I don’t have the National Children’s Bureau’s guide, but I can only hope they include material on micro-racism.

What happened to sultry?

I like Jessica Rabbit. Her voice, I mean—Kathleen Turner. Throaty, a hint of edgy raspiness, alluring, damn sexy.

But I just found out that I was wrong. Turns out I do not like sultry voices like I think I do. Instead, peer-reviewed research has proved that “High-pitched voices are most attractive.” This can only mean that I require re-education to correct my incorrect choice. Experts have weighed in!

Actually, of course, and because I can’t continue being facetious, I want to highlight a very common piece of poor “science” journalism, based on questionable research. I want to dissect this article paragraph by paragraph (don’t worry, it’s not long), to show how to spot garbage.

The article, entitled “High-pitched voices are most attractive“, by Dave Munger over at Cognitive Daily, summarizes a paper by Feinberg and others entitled “The role of femininity and averageness of voice pitch in aesthetic judgments of women’s voices” in the journal Perception.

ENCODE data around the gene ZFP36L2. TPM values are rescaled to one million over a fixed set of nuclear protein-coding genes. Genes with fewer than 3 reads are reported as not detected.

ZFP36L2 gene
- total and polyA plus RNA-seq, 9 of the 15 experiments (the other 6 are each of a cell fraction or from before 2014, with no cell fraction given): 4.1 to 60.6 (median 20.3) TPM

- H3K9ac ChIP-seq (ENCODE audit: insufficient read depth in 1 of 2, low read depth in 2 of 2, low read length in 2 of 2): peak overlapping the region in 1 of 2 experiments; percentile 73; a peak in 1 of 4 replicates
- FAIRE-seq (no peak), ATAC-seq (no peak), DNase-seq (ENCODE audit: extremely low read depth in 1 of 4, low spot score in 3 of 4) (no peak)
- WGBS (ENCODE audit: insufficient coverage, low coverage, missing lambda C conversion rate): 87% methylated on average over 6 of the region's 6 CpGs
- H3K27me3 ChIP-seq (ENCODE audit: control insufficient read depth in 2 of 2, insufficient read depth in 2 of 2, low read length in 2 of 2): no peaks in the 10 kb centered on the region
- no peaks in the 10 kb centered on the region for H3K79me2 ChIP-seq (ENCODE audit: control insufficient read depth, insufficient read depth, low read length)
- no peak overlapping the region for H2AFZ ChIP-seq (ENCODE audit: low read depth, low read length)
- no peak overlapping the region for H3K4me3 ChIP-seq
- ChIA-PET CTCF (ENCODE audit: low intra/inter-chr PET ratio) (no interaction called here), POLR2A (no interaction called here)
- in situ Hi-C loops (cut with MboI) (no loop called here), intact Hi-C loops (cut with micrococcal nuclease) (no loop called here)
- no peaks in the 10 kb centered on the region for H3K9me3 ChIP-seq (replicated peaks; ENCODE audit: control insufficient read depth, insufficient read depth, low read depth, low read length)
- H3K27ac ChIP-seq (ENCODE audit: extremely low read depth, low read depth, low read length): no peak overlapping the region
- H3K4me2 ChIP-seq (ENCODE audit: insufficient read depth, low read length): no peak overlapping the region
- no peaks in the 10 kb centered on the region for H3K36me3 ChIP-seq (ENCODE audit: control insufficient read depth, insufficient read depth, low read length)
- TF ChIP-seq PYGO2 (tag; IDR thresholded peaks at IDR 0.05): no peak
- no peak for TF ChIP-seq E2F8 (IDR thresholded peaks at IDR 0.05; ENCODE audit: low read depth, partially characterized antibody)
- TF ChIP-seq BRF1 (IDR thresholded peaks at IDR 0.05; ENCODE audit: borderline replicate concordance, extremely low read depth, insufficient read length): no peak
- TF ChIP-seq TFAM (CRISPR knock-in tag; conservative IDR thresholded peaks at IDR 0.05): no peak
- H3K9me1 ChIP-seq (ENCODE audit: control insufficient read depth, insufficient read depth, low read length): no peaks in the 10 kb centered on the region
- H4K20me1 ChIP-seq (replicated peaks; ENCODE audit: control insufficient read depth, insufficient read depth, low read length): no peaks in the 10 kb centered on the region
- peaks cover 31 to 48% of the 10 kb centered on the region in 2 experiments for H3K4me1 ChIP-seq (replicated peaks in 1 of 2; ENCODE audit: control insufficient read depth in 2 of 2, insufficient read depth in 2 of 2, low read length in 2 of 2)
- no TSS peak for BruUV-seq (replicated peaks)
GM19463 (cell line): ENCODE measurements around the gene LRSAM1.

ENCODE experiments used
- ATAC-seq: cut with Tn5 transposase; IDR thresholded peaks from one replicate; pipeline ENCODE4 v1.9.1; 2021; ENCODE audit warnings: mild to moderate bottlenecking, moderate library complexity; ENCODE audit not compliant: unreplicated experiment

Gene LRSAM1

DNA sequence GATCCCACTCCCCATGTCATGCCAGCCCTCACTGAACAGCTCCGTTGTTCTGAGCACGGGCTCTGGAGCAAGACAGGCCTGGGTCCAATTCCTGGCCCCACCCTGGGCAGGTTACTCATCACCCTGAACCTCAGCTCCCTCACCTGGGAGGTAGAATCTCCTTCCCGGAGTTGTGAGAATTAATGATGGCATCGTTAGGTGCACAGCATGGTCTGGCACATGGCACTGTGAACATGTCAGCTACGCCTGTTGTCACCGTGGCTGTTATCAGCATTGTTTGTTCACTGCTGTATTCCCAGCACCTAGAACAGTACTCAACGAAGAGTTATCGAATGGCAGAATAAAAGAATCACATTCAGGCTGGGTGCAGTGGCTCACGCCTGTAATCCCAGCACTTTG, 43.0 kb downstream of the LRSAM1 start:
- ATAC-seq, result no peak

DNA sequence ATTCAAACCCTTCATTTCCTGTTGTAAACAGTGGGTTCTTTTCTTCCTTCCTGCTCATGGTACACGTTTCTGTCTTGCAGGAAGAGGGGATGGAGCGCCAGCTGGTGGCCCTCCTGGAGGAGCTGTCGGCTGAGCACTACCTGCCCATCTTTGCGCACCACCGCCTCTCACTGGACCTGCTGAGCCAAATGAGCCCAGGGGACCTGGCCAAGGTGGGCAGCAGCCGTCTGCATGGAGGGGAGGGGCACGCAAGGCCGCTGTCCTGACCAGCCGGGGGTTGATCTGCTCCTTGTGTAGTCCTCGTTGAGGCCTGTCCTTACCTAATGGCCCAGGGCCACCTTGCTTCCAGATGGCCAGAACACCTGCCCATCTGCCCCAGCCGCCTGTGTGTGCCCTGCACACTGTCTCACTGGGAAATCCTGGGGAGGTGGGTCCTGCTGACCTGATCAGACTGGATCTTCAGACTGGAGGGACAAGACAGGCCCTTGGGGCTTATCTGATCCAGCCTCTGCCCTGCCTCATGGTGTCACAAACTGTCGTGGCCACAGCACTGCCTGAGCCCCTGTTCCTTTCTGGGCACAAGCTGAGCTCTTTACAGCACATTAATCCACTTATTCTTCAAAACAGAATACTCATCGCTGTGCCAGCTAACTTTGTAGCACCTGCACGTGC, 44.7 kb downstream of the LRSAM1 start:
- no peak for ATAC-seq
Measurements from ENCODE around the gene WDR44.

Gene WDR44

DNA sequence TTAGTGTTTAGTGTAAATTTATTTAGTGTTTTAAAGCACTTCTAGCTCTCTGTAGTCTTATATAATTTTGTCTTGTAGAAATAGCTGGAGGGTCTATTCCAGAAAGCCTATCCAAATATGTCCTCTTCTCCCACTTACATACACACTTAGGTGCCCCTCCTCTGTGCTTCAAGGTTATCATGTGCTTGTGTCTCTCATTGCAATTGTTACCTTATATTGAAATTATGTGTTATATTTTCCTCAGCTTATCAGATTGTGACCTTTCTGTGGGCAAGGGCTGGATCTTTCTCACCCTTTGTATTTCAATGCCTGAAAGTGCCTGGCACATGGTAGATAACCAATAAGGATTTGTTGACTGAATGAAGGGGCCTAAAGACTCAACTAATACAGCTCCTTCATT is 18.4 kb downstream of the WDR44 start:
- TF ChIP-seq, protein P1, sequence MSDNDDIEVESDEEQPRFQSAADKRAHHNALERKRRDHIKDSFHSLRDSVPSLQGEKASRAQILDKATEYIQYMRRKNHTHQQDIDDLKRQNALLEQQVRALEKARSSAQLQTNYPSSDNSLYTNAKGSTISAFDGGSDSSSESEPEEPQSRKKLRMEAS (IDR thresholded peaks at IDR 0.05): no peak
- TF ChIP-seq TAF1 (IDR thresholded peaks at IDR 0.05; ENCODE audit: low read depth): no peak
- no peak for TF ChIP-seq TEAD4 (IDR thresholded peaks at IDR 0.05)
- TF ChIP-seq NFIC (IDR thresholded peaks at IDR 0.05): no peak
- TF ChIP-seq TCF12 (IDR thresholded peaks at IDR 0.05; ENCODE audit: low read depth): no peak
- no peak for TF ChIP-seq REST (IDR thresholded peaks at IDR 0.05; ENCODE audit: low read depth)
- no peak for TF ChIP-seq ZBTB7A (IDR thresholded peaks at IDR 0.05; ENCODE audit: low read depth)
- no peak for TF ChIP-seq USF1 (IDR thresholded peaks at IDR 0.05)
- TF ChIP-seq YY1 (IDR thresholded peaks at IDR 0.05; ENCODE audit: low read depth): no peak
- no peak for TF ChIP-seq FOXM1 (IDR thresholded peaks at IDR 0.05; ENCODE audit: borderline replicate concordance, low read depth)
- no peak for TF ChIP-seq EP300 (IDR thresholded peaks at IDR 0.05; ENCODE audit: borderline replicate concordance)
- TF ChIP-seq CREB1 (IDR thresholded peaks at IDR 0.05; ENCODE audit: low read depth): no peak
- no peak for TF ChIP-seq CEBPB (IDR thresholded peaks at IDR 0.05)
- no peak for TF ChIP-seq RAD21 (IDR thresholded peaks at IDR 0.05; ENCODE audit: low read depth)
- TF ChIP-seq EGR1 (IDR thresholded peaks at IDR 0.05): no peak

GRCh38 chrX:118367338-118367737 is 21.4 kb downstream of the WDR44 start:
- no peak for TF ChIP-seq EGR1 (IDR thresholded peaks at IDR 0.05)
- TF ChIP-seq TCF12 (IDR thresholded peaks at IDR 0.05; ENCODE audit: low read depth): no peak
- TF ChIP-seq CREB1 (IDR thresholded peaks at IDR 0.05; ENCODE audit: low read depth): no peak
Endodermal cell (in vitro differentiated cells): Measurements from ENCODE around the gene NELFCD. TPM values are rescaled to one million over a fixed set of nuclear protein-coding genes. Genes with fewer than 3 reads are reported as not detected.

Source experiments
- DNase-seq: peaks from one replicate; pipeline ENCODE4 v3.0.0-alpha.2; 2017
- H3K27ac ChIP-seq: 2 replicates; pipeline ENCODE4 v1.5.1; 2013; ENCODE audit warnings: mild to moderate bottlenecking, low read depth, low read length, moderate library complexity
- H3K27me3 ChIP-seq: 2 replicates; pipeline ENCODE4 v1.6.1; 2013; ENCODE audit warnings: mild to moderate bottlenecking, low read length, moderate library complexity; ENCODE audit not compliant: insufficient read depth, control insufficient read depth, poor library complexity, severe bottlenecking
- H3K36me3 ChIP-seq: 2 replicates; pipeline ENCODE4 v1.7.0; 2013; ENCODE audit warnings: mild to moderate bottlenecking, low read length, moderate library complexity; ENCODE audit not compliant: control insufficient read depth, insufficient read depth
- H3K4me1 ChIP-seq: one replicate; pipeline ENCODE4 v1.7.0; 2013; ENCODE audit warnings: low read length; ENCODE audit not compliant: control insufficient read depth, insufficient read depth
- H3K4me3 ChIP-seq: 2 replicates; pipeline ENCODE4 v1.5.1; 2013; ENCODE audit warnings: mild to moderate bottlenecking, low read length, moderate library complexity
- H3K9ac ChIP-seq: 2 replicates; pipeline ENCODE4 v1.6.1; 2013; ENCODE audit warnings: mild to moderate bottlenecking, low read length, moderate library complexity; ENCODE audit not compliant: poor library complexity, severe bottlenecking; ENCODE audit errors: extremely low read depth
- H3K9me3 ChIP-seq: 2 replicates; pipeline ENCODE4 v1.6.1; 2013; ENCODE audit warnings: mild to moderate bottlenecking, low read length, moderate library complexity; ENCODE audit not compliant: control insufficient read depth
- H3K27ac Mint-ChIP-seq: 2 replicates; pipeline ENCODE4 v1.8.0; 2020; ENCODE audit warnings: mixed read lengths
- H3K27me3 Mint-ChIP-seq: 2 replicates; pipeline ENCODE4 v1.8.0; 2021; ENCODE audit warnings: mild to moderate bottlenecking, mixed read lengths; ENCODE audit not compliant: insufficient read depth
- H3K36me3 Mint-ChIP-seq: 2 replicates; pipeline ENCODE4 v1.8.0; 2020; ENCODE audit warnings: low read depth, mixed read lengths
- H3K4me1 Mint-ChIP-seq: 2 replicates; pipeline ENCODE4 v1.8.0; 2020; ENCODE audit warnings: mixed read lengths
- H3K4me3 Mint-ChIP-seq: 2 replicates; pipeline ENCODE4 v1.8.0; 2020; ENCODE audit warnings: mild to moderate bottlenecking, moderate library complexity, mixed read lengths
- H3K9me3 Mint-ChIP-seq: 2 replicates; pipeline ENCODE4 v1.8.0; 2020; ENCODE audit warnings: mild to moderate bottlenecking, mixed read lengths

First, the title (the reporter’s, not the paper’s). It is false. Not just “maybe not true” but false as in “ridiculously untrue.” It is not true in my case, nor in many, many other cases. So why would somebody write such a headline? Laziness, probably.

The article starts with some unmemorable fluff about some celebrity, finally moving to the sentence “In general we perceive higher voices as more feminine.” This is true. But it is one of those statements that every single human already knew was true—who didn’t know females had higher voices?—only it could be “proved” true until “research” said it was. This unfortunate attitude is now commonplace. It isn’t true until some “researcher” does “research” to show it’s true. Nonsense.

Let’s not lose sight of what they author is trying to prove: “High-pitched voices are most attractive.” What is the evidence for this (false) statement? Well, this: researchers “recorded the voices of 123 young women as they pronounced five vowel sounds: ah, ee, eh, oh, and oo. Then ten male volunteers rated each voice for attractiveness.”